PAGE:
By Bob Duncan
Labour Leader Ed Miliband has admitted meeting Rupert Murdoch at a private party last summer but failing to raise the issue of phone hacking.
The Labour leader, who endorsed the tycoon’s Sun newspaper shortly after winning the Labour leadership contest, said he spoke to Mr Murdoch for a few minutes at a News International summer party, “I believe I should have raised the issue of phone hacking with him, I didn’t” said Mr Miliband.
Mr Miliband who was giving evidence to the Leveson inquiry into press standards suggested that Rupert Murdoch should be forced to sell off much of his British media empire.
The Labour leader said his “strong instinct” was that the media mogul’s share of the market was “too much” as he called for the Leveson Inquiry to look at capping ownership insisting “there must be lower thresholds for concentration”.
While he had “no worries” about a company owning one fifth of the market there was a “question of between 20-30%, he said.
News International held 37% of the market until the closure of the News of the World but still retained a 34% share, the inquiry was told.
Mr Miliband said he did not believe one person should control more than one third of the British media. Mr Miliband said he had “no worries” about someone owning up to 20% of the newspaper market but there was “a question of between 20- 30%”.
Although Miliband did not spell out how the reduction in market share could be managed, it would be easily achieved by a sale of either the Sun or the Times.
That would unwind the joint ownership of the papers, which has existed since 1981 when Murdoch was allowed to buy the Times and Sunday Times without a referral to the competition authorities.
He also told the inquiry he believed some kind of statutory regulation of the press was required but that system should not be used to force newspapers to provide balanced coverage in the same way. He called for a system that provided “fast-track justice” for individuals and was independent of the press and of Government.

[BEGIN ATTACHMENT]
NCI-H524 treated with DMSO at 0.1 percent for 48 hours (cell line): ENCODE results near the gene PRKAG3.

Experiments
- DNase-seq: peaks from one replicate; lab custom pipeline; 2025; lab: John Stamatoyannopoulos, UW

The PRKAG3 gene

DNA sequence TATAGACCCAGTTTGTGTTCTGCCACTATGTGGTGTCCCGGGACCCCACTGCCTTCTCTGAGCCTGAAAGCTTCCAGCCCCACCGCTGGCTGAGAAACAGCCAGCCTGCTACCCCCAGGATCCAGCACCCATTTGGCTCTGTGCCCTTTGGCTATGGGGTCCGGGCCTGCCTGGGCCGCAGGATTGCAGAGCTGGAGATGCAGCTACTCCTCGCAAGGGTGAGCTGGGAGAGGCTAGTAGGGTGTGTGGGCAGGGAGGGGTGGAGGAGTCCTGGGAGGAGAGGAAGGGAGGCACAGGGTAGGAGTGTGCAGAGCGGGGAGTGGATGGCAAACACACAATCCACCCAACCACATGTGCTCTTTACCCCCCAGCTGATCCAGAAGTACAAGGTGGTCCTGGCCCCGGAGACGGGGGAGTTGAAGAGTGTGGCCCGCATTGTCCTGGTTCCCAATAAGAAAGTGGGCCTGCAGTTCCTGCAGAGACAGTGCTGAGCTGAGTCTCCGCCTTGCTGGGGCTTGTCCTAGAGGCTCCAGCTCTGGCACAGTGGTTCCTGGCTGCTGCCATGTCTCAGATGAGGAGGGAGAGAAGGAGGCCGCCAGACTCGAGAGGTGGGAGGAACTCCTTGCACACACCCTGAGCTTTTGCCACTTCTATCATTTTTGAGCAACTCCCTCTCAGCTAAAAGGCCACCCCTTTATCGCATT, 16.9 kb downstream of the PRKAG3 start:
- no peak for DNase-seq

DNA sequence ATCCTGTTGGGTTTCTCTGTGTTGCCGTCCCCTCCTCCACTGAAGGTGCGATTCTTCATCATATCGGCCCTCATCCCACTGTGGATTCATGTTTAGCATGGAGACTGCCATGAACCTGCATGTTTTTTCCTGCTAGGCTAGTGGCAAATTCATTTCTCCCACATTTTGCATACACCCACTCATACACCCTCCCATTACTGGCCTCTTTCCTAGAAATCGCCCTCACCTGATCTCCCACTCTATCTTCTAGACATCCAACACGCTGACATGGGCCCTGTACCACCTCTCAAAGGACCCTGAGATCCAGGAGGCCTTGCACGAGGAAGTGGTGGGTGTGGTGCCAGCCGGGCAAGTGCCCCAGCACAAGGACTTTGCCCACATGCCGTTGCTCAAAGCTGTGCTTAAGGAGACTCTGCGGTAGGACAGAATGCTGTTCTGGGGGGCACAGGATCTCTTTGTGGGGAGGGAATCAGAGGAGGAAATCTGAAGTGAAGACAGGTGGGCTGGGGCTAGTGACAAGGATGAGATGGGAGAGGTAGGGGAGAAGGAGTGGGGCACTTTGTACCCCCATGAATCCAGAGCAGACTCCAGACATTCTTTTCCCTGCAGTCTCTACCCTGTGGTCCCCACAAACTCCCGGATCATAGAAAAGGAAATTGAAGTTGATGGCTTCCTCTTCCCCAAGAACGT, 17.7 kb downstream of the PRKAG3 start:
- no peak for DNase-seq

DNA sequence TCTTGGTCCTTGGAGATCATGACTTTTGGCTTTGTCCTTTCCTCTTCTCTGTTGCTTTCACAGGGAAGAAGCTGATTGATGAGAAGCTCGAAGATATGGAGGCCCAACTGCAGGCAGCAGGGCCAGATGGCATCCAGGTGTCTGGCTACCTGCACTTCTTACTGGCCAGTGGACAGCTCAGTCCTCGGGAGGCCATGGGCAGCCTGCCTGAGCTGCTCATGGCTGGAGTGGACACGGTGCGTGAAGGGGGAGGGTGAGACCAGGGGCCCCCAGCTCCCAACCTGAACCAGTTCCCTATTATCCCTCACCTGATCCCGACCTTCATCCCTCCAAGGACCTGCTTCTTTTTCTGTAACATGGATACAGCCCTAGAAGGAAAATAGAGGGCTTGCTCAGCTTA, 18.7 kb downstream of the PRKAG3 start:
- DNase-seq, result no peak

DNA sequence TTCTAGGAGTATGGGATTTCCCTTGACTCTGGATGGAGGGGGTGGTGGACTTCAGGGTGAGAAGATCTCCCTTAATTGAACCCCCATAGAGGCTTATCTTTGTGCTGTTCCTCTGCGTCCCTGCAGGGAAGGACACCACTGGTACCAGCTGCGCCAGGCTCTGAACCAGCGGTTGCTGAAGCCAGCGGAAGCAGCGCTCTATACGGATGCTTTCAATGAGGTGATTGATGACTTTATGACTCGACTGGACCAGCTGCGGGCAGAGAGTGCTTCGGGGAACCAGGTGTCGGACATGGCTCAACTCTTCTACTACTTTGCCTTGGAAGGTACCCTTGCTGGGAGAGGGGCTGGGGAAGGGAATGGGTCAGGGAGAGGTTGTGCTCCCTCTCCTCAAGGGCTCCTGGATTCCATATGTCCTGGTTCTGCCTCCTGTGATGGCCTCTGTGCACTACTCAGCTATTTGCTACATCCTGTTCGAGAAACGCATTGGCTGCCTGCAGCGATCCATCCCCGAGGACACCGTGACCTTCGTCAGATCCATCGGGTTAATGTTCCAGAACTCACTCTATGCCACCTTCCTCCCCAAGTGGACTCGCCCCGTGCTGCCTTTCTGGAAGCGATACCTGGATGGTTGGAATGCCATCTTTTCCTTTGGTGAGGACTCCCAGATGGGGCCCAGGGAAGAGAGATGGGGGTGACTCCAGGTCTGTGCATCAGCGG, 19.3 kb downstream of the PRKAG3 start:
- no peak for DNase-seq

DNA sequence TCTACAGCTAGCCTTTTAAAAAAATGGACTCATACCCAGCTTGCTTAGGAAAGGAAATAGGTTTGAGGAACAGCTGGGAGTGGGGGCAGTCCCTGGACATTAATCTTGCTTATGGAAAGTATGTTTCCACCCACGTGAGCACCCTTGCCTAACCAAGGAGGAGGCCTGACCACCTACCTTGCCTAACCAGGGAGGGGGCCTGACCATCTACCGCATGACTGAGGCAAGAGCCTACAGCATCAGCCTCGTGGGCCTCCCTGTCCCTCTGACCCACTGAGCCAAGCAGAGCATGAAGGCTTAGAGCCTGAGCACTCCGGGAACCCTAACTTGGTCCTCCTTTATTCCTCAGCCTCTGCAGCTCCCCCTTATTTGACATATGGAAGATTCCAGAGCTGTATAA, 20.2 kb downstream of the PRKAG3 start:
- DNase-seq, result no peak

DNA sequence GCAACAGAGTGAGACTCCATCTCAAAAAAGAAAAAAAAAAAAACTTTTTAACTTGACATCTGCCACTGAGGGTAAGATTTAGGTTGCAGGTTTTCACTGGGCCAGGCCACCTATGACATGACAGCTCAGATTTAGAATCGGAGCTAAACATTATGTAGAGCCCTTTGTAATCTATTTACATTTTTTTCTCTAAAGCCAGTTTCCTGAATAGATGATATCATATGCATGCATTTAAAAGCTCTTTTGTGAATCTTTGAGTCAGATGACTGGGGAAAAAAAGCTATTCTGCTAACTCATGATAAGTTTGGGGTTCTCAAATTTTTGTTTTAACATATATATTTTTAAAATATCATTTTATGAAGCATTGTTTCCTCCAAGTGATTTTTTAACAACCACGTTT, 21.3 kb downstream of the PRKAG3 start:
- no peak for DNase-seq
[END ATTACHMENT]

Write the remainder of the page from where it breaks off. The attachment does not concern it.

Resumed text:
Earlier Miliband had said he believed News Corp had a sense of “power without responsibility” which meant that some of the company’s newspapers could operate with a “sense of immunity” and engage in practices such as phone hacking as conducted by the News of the World.
The Labour leader, towards the end of his two-hour evidence session, said that his “aim was not to stifle one particular organisation or another” but to foster “plurality and a sense that … one organisation does not exercise overweening power”.
He told the inquiry into media ethics that all political parties had to accept their share of responsibility for the affair, which led to the closure of the News of the World.
Miliband called for a review of the existing cross-media ownership rules that prevent a publisher with more than 20% of the newspaper market owning more than 20% of ITV. But he offered few details beyond questioning whether “you should have an overall limit about how much control one organisation has on the market”.
Miliband also became the first major political leader to argue that any successor to the Press Complaints Commission should be recognised in law – in contrast to the view adopted by the PCC’s chairman Lord Hunt, who has previously argued against the introduction of any kind of legislation.
He said that he would support “statutory support” for a reformed PCC – an apparent reference to the model of statutory recognition of an independent press regulator as adopted in Ireland. But Miliband said that any PCC-related law would have to include “constitutional safeguards on the freedom of the press”.
Under questioning from inquiry lead counsel Robert Jay QC he accepted Westminster was ‘too close’ to News Corporation and other publishers.
‘We were too close in the sense that meant that when there were abuses by the press we didn’t speak out,’ Mr Miliband said. It was a sense of fear I suppose in some senses about speaking out on those issues that were affecting ordinary members of the public.’
The Labour leader continued: ‘We didn’t speak out on those issues where there was increasing evidence about News International’s behaviour.’
Miliband conceded that he was “too slow to speak out” about phone-hacking, adding, in his defence, that taking on the press was like taking on “an 800lb gorilla”.
Asked whether he spoke to Rupert Murdoch at News International’s 2011 summer party, he said the pair had a “short conversation” about US politics and international affairs. In retrospect, he added, he should have raised the subject of phone-hacking, but failed to do so.